Spotify in America

Last month, the long-awaited music streaming site, Spotify, opened its doors to US customers with much fanfare.  Utilizing the artificial scarcity technique (which I love… this guy does not), they built up a lot of hype and – at least in my opinion – knocked it out of the park.

Admittedly, the whole scenario played out as a bait-and-switch to many users.  Users would sign on, with hopes of getting their hands on a Pandora-killer.  In many ways, that’s exactly what they got.  But after a couple hours of uninterrupted music induced euphoria, the advertisements would start to play.  I’ll admit – I tried to get away from listening to ads.  But alas – I couldn’t press the skip button, and I even found that muting the sound on my computer did nothing but pause the ad.  I was stuck, much the same way I once was with Pandora’s free service.

But then I started poking around some more, and found that there were a lot of songs I just couldn’t play, because they were exclusive to paid user accounts.  Well, shoot, that’s not cool.  I really had to hear Kesha’s “Blow” and there was no way I was going to surf over to YouTube to pull up the video.

Maybe I’ll just pull it up on my iPhone, then, and see if it will work there.  Whoa.  Even more limitations because I was just a puny free user.  All right, all right.  Fine.  I’ll pay that $9.99 monthly fee.  Just to try it out a little bit.  Why?  Because I’m a sucker.


At this point, you may be expecting me to go off on a tirade about how much of a ripoff this whole thing is, but you’d be wrong. This story has a happy ending. I was resistant at first, but like Laura dismissing Urkel’s advances, I eventually gave in. To be honest, this service isn’t terribly different from Rhapsody or Zune Pass. They all offer all you can listen subscriptions to music. Why should Spotify even be relevant? Let me break it down for you:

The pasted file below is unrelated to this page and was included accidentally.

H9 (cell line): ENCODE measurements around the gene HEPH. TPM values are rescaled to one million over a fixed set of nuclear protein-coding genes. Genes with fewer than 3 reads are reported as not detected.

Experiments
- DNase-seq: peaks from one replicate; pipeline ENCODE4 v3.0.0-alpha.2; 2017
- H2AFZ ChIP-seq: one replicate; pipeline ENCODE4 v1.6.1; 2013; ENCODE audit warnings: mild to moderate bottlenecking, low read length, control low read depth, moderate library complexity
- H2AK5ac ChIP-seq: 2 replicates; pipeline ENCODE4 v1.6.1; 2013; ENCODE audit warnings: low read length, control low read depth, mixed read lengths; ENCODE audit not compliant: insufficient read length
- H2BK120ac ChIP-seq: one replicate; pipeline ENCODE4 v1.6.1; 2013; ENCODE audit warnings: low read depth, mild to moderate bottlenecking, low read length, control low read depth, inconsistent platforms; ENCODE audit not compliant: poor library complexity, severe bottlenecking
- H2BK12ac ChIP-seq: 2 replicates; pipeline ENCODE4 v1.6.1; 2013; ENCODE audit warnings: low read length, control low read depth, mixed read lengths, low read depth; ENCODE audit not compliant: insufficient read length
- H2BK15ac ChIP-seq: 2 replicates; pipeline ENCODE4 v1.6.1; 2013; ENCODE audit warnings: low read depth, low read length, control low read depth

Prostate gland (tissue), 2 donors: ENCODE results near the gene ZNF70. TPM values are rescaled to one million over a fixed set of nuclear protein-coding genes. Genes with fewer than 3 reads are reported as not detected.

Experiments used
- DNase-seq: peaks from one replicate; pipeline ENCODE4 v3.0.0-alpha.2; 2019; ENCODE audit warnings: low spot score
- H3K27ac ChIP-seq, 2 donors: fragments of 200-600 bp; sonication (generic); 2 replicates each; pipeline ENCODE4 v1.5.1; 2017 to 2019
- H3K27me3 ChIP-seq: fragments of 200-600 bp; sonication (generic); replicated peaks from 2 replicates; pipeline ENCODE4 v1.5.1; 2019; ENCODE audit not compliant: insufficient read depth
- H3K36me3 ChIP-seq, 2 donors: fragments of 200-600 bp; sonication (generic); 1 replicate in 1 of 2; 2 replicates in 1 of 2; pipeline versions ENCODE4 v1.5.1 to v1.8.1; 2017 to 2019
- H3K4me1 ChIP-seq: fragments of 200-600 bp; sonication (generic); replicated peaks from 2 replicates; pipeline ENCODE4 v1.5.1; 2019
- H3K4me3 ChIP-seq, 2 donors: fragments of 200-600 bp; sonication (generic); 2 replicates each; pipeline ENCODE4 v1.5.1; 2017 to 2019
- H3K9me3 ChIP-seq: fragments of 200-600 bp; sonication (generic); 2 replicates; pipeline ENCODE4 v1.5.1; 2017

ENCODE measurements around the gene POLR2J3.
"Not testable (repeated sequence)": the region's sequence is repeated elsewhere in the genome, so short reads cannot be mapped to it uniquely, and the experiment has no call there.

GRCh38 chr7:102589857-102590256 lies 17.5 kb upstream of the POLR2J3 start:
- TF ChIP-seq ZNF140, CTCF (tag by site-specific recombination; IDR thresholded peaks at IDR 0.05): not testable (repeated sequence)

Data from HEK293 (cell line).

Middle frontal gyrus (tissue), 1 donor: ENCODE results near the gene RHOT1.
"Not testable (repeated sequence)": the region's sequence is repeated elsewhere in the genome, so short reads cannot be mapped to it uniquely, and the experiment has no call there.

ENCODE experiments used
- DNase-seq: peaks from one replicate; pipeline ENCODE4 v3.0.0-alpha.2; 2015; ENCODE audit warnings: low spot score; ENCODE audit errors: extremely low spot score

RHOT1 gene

• If You Build It, They Will Come
    Spotify has managed to pull of some killer licensing terms with the major record labels.  Want to listen to it?  It’s probably there.  Even the obscure stuff.  I don’t have accounts on those other services, but from what I’ve heard – Spotify’s library is more impressive.
  • On The Go
    You can sync your playlists with your iPhone and even mark them as available for offline play.  So next time you’re in a Vegas hotel room and are too cheap to pay for Wifi, you can have your music ready to go without having to stream a thing!
  • On The Fly 
    Unlike Pandora, you can control exactly what you want to listen to.  Spend a few minutes, click around, drag songs / artists / albums to your current queue, and away you go.  Don’t want to think too hard?  Find an artist’s page, go to the Artist Radio tab, and you’re all set.  You can have it either way.
  • Getting Social
    After signing up, you can link your Facebook profile to share music with friends, view playlists, and top artists.  If you’re embarrassed that the Backstreet Boys have cracked your Top 5 and don’t want to share, that’s fine – you don’t have to… But it’s cooler if you do.  The other services have social elements, but nothing like this.

Spotify can survive because their timing is just right.  They’ve got clever marketing and they provide a service that “just works”.  People are buying into “the cloud”, they care less about owning than they do instant access (think Netflix), and they’re all about being social.  I swear they’re not paying me a dime for the endorsement – I just like these sort of conversations and this is a service I believe in.  That said, I urge you to check it out!  Put yourself on the list or sign up for a paid account to see if I’m just blowing hot air.